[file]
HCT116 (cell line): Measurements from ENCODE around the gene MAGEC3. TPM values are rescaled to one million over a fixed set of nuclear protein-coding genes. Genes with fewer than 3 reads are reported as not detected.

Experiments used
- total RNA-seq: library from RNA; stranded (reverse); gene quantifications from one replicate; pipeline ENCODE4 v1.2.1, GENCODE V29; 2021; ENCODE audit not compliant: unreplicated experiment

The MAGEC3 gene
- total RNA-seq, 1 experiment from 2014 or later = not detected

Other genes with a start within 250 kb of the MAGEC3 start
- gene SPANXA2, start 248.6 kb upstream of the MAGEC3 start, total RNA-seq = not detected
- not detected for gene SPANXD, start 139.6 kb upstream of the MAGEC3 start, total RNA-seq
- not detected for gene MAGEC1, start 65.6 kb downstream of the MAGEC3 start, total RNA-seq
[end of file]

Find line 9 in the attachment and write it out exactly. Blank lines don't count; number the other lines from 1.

- not detected for gene MAGEC1, start 65.6 kb downstream of the MAGEC3 start, total RNA-seq